The Government will be working with the industry and relevant bodes to design this system in line with data protection legislation and set out details shortly.

Management of food and drink for customers at the pub

Staff should continue to maintain social distancing from customers when taking orders and minimising customer self-service of food, cutlery and condiments. Waiting staff could provide cutlery and condiments once food is served.

Disposable condiments or cleaning non-disposable condiment containers after each use should be carried out.

Contactless payments should be encouraged where possible and the location of card readers should be adjusted to distancing guidelines.

Contact between front of house and customers at points of service should be minimised where appropriate, which could mean using screens or tables at tills and counters.

Management of food and drink for takeaway or delivery

Ordering online or via phone should be encouraged and when it comes to staff, contact between kitchen workers and front of house works, delivery drivers or riders should be minimised.

Limit access to venues for people waiting for or collecting takeaways, which could mean customers should wait outside or in their cars.

Toilets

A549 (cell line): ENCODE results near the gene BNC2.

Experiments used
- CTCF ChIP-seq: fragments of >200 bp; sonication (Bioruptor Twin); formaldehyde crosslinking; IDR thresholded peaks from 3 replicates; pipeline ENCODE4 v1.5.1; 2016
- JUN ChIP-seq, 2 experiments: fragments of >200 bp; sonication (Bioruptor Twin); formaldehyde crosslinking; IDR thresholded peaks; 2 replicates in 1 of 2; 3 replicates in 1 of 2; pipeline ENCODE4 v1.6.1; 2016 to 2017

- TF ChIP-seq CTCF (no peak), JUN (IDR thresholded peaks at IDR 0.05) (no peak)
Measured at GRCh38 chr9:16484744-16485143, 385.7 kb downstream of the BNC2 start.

Safety precautions such as signage should be considered as well as social distance markings where queues usually form, alongside a limited-entry approach.

Ventilation should also be considered and more waste facilities and more frequent rubbish collection.

Employee safety

This also involves more frequent hand washing and surface cleaning, the use of screens or barriers to separate workers where possible, using back-to-back or side-to-side working wherever possible and shift patterns worked out so each person only works with a few others.

Operators could stagger arrival and departure times, provide additional parking or facilities to encourage using other modes of transport other than public transport and, wash uniforms on site.

Working service areas should be assigned to an individual as much as possible.

When it comes to food and the kitchen areas, access should be available to as few people as possible and this is the same for walk-in fridges etc.

Entertainment

At the time of writing (Wednesday 24 June) pubs should not permit live performances to take place in front of a live audience.

Licensees should ensure steps are taken to avoid people raising their voices due to the potential of an increased risk of transmission.

Online ticketing and online or contactless payments for entertainment should be encouraged where possible.

Cleaning

To reduce touchpoints, doors (that aren’t fire doors) should be wedged open. Rigorous cleaning of surfaces and objects between customer use should be undertaken.

Personal Protective Equipment (PPE)

PPE is dependent on the risk assessment taken. If this shows it is required, employers must provide it free-of-charge to workers who need it.

Related topics: Health & safety